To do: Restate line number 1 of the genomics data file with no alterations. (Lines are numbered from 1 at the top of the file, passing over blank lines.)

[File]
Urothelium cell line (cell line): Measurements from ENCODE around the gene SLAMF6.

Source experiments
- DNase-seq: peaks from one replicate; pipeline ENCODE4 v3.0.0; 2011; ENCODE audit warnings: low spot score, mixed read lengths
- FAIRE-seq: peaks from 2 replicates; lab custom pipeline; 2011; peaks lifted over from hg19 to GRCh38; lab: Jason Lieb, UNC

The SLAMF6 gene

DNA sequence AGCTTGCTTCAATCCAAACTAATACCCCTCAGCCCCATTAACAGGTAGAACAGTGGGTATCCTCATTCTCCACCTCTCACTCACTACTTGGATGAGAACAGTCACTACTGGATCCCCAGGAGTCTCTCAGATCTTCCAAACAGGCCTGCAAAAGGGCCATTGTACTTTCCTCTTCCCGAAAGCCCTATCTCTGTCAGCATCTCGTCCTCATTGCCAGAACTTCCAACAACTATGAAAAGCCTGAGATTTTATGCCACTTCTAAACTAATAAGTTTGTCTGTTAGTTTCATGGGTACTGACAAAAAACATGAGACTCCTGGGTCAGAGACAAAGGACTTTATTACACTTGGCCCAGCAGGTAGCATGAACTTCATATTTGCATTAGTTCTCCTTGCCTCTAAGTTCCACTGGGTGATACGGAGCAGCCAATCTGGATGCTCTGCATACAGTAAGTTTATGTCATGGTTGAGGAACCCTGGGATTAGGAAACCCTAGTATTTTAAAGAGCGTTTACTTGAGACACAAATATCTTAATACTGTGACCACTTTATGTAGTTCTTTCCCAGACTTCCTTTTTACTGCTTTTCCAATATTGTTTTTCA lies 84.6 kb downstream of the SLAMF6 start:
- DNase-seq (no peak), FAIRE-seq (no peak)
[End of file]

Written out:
Urothelium cell line (cell line): Measurements from ENCODE around the gene SLAMF6.